Hartpury University is supporting research looking at the effects of the coronavirus pandemic on horses and horse owners. The study aims to mitigate any potential long-term negative impact.
Dr Jane Williams – Associate Professor and Head of Research at Hartpury – has joined scientific and equine consultant Dr David Marlin and Louisa Taylor MRCVS, veterinary surgeon with equine nutrition specialists Science Supplements, in carrying out the new study.
They are inviting horse owners from across the UK, the United States and Australia to provide personal feedback via a short online survey to help assess the implications of the global pandemic on equine care and welfare.
The British Equestrian Federation (BEF), British Horse Society, British Grooms Association, Equestrian Employers Association, National Trainers Federation (NTF), and National Association of Stable Staff have all urged their members to follow government advice amid the current pandemic.
The BEF has said the maintaining the welfare of horses was still essential, making travel by owners to attend to them valid under the current government guidance, but it encouraged owners to keep visits to a minimum and to observe social distancing.
Dr Williams said: “The COVID-19 coronavirus pandemic and its impact have developed rapidly.
“There is a lot of speculation and discussion ongoing and many horse owners and yard owners are concerned. “
Dr Marlin added: “We believe in order to try and understand the current influence of the present situation and to potentially help with the management of the impact on owners and horse welfare, it is important to understand what is actually happening right now.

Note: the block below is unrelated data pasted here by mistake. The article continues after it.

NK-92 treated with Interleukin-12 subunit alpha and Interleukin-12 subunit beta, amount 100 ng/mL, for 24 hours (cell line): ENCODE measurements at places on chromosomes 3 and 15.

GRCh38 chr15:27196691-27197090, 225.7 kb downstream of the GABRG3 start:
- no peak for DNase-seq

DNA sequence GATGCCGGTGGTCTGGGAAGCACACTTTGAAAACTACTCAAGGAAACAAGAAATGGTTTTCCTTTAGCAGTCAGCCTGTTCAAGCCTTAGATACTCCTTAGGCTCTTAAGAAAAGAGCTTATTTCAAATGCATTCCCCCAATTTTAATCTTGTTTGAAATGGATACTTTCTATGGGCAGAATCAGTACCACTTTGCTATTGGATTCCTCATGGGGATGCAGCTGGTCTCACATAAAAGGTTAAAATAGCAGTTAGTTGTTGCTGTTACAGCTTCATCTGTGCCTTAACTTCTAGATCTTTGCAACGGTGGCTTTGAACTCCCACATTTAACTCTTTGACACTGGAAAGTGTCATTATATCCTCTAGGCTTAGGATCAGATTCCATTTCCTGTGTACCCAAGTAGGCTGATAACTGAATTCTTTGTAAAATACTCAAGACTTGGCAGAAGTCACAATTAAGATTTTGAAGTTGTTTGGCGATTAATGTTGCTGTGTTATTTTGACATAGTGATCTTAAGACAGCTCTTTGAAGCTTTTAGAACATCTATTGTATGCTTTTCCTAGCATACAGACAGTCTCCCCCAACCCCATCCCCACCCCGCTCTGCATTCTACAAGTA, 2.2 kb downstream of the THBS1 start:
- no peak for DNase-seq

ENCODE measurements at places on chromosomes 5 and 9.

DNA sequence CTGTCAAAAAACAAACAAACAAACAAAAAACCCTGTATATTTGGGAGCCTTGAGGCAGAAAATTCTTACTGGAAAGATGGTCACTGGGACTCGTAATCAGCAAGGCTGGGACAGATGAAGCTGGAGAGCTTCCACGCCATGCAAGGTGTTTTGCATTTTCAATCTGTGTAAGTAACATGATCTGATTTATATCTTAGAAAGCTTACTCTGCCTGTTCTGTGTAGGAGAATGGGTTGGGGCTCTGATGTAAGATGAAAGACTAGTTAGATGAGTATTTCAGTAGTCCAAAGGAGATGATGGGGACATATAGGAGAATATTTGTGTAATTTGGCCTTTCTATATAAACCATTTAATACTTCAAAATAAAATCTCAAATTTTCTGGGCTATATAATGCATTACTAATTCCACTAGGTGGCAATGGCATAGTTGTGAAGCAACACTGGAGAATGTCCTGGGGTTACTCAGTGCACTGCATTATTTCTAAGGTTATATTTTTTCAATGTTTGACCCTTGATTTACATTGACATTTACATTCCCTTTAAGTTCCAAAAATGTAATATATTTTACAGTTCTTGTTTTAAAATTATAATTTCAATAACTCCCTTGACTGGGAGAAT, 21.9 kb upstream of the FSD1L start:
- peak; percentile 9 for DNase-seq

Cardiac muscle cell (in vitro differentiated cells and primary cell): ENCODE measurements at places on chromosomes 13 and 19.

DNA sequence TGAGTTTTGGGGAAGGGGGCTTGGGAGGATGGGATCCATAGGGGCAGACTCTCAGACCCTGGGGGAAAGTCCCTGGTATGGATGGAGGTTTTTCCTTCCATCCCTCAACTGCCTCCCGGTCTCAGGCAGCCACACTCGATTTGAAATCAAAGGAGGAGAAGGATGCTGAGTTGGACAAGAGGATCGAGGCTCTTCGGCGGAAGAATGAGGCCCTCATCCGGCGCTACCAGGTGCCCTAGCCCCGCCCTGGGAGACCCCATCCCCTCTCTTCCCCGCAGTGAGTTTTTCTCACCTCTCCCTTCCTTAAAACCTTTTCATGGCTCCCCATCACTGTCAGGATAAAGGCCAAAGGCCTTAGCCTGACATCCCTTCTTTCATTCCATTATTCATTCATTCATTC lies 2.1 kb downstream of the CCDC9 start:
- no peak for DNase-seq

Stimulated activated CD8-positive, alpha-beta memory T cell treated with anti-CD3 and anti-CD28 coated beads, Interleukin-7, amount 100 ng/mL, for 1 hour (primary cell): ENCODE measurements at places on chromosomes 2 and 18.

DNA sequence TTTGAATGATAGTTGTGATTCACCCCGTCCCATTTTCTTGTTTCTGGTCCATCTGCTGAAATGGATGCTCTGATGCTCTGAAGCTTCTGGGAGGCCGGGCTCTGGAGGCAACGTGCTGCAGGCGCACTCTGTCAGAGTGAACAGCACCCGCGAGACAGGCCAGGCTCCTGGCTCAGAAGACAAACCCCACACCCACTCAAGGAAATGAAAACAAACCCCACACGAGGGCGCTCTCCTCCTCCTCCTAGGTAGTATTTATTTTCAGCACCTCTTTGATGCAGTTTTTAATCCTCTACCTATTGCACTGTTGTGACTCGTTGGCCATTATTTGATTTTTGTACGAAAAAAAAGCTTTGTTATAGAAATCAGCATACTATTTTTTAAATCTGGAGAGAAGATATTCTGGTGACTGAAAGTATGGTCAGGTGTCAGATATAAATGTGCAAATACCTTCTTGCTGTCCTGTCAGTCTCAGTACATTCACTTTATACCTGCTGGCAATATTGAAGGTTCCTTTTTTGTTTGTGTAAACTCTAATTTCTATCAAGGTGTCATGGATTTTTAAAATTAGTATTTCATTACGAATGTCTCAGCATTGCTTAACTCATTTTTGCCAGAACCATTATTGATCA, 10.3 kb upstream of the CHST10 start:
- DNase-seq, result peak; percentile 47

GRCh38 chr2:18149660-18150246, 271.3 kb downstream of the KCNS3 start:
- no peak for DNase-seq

“We are inviting horse owners to complete a short survey, which should take no more than five minutes with no personal data collected.
“The results will be made public as soon as possible and the survey will then be run again in one month’s time to help gauge the progression of the situation.
“With this information we will be able to develop a better understanding of the effects of the current situation, with the aim of being able to produce more targeted advice for horse owners, yard managers/owners and equestrian professionals.”
Louisa Taylor MRCVS said: “Our end goal is to support horse owners by offering guidance during this difficult time which will help them improve the health and welfare of their horses and ponies, while adhering to the constraints which have been put upon us.
“To do this effectively, we need to develop a better understanding of how the equine industry is dealing with the current situation.”
All research activity at Hartpury – one of the largest equine educational institutions in the world – either directly or indirectly informs not only current industry practice but also the curriculum.
Research is fully integrated within teaching, with staff research active in the areas in which they teach and many dissertations embedded in larger scale research projects.
Equine research students at Hartpury University have access to a wide range of state-of-the-art equipment and laboratories to support their studies.
The facilities within the Equine Therapy Centre and the Margaret Giffen Centre for Rider Performance enable biomechanical and physiological studies of both horse and rider.
Recent equine graduates from Hartpury, which offers a range of equine-related diplomas, undergraduate and postgraduate degrees, and PhDs, have embarked on careers with a number of major employers, including Cheltenham Racecourse, the Hong Kong Jockey Club and The Horse Trust.
Picture: Equine students at Hartpury